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Financial audit by state prompts changes at USF
By Shannon Colavecchio-Van Sickler, Times Staff Writer
Published February 14, 2008
TAMPA - The University of South Florida last year had more than a dozen deficiencies and weaknesses in its financial operations, according to a just-released state audit that documents problems in areas such as travel reimbursements, cell phone use, the monitoring of vendors contracts, and the collection of student tuition.
The Florida auditor general, in an operational audit for the budget year that ended in June, found USF was not fully complying with rules for employee cell phone use, travel expenses, and employees' use of university purchasing cards.
USF administrators will discuss the audit and their response during a trustees meeting on the Tampa this morning. The audit indicates USF officials have already addressed many of auditors' concerns, with a goal of resolving them by this summer.
According to the audit:
-USF's Florida Mental Health Institute maintains a $12,000 bank account meant to quickly pay research survey participants, but the account's custodian had excessive access to blank and signed checks.
The custodian also was too easily able to change information in the account management system, increasing the risk "of cash being misappropriated," according to the audit. The auditors could not find evidence that bank account reconciliations for July through October of 2006 were approved by a supervisor.
USF has since tightened its controls to ensure supervisory oversight, chief financial officer Carl Carlucci told auditors earlier this month.
-One employee used a USF purchase card to buy a $1,936 laptop, even though university rules ban laptop purchases over $999. Auditors also found eight purchases totaling $3,180 for items not allowed under USF rules. They included nearly $1,700 in shredders and plaques and $1,440 for autograph books that went to retiring faculty and staff members.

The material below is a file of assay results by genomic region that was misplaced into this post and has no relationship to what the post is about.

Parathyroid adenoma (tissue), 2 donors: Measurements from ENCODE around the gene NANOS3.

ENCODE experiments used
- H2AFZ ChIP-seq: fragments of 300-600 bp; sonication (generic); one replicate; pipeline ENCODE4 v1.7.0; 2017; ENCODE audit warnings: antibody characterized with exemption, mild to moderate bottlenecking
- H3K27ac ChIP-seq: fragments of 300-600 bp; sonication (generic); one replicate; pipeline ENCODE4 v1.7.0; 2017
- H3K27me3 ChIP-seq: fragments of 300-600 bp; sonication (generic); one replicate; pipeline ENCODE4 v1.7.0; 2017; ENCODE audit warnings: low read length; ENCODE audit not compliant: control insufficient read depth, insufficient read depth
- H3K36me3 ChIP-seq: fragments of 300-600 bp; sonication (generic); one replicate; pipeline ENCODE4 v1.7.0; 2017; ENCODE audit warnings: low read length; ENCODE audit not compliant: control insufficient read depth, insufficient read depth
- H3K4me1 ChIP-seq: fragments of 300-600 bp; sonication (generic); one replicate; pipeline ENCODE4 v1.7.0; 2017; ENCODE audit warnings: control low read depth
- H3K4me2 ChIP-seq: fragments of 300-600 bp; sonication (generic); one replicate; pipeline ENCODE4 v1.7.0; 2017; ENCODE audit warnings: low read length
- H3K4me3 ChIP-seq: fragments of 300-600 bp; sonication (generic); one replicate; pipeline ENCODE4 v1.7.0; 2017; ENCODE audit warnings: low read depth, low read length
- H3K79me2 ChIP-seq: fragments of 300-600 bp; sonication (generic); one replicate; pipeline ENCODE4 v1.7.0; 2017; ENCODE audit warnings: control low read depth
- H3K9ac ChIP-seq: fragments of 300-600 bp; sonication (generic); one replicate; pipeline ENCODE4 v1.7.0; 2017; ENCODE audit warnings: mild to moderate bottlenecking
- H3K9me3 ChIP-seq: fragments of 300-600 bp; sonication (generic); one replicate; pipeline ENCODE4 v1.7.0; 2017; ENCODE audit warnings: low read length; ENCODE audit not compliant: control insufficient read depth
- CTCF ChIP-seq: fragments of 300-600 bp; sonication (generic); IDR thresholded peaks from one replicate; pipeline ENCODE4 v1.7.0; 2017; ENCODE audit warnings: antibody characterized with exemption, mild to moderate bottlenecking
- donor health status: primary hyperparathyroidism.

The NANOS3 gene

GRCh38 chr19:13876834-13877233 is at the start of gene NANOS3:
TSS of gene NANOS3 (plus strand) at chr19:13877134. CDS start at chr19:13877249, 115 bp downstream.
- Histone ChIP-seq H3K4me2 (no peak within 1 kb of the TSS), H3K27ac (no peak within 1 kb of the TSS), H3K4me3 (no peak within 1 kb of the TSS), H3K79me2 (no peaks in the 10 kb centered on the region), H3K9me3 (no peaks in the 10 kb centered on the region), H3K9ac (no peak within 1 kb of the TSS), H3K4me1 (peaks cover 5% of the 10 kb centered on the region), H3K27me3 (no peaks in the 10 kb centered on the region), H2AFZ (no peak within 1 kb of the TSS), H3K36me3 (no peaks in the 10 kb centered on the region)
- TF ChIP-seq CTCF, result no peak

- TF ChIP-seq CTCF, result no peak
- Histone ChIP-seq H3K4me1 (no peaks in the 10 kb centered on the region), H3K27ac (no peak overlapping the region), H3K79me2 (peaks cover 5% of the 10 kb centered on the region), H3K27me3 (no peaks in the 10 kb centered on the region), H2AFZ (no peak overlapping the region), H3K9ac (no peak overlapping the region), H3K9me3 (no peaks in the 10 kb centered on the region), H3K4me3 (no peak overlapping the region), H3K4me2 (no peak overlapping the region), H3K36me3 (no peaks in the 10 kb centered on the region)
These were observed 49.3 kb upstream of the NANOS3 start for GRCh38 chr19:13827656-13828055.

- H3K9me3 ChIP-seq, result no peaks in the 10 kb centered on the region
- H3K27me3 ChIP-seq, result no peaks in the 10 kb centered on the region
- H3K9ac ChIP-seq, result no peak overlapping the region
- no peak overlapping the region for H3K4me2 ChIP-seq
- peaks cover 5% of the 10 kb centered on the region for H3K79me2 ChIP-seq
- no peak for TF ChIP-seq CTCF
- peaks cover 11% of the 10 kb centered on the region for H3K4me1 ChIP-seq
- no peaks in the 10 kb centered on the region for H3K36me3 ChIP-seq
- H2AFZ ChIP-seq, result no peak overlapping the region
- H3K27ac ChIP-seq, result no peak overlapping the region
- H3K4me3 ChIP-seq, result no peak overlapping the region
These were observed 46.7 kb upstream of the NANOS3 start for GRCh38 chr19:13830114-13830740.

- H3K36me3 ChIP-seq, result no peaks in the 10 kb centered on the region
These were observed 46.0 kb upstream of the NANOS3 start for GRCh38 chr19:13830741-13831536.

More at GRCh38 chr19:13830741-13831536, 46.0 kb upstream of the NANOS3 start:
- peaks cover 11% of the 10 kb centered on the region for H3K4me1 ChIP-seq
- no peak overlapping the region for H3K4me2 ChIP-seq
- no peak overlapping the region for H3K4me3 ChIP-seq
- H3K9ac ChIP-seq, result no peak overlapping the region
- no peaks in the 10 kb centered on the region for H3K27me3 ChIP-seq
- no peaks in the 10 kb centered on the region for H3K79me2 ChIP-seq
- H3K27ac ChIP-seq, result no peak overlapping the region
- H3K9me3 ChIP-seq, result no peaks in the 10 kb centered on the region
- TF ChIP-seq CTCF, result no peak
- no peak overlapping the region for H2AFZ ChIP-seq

Moreover, USF officials waited as long as 220 days after employees were terminated to cancel their purchase cards, leaving the university at further risk for unauthorized purchases.
Carlucci told auditors USF is revising its card policies, and is quickly canceling fired employees' cards.
-As of April 2007, USF was paying for 167 employees' cell phone service, but did not review the monthly bills to check whether calls were made for personal or work use, as required by the federal government for tax purposes. USF also paid taxes on telephone services for the 2006-07 budget year, even though it is exempt from some federal, state and local taxes.
USF is revising its phone use policies, as the audit recommends.
-Florida statutes allow a maximum mileage reimbursement of 44.5 cents a mile, yet USF reimbursed employees at 48.5 cents a mile last year. Administrators have since fixed the rate to match state guidelines.
-Auditors also found USF wasn't always properly monitoring or documenting some students' residency status, which is critical in determining how much tuition a student owes.
Auditors concluded seven of 40 randomly selected students were being charged in-state Florida resident tuition rates even though documentation proving this was either missing or showed the students should have been charged higher out-of-state rates.
Carlucci said the registrar's office already revised its policies to better track and verify students' place of residency.